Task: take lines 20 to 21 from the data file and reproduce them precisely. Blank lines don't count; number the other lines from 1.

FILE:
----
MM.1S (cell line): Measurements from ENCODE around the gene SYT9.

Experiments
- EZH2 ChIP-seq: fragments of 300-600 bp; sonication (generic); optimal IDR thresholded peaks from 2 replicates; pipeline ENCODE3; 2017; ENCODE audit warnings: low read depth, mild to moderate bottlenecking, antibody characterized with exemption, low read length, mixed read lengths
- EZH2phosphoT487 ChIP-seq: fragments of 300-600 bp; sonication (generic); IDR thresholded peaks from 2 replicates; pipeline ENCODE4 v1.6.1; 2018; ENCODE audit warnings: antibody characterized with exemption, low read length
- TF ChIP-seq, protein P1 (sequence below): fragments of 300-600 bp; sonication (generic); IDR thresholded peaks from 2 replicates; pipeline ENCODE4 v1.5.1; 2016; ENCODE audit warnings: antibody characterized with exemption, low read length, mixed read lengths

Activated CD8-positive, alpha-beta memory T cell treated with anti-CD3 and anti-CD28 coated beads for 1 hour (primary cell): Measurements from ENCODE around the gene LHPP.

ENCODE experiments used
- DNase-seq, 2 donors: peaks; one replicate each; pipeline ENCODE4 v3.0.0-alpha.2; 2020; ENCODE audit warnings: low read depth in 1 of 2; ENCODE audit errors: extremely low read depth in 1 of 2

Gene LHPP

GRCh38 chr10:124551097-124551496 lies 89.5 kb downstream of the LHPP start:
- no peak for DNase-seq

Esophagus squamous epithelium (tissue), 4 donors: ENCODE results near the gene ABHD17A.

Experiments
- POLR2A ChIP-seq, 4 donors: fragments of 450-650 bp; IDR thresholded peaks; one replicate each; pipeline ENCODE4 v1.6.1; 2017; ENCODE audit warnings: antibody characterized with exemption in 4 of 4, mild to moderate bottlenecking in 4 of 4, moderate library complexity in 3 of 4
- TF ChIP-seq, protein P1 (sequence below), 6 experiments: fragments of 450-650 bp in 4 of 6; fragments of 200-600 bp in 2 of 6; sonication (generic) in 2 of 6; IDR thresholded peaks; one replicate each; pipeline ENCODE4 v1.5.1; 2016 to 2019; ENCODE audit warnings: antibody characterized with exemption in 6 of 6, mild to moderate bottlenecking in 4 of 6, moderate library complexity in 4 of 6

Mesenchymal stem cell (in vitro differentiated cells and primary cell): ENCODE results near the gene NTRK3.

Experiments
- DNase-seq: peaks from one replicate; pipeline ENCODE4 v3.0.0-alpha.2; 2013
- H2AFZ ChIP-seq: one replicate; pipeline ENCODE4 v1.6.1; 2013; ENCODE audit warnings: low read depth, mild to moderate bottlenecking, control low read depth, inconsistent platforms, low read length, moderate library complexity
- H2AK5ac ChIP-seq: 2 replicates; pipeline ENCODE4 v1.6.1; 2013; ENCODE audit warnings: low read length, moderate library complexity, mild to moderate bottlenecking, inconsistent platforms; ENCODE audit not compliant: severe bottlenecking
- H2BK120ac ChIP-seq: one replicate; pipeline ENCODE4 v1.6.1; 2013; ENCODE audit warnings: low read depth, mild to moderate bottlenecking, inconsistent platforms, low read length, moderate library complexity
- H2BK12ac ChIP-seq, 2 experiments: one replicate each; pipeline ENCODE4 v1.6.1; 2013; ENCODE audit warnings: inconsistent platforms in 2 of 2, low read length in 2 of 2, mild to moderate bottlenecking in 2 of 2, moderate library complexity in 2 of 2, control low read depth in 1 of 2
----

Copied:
- H2AK5ac ChIP-seq: 2 replicates; pipeline ENCODE4 v1.6.1; 2013; ENCODE audit warnings: low read length, moderate library complexity, mild to moderate bottlenecking, inconsistent platforms; ENCODE audit not compliant: severe bottlenecking
- H2BK120ac ChIP-seq: one replicate; pipeline ENCODE4 v1.6.1; 2013; ENCODE audit warnings: low read depth, mild to moderate bottlenecking, inconsistent platforms, low read length, moderate library complexity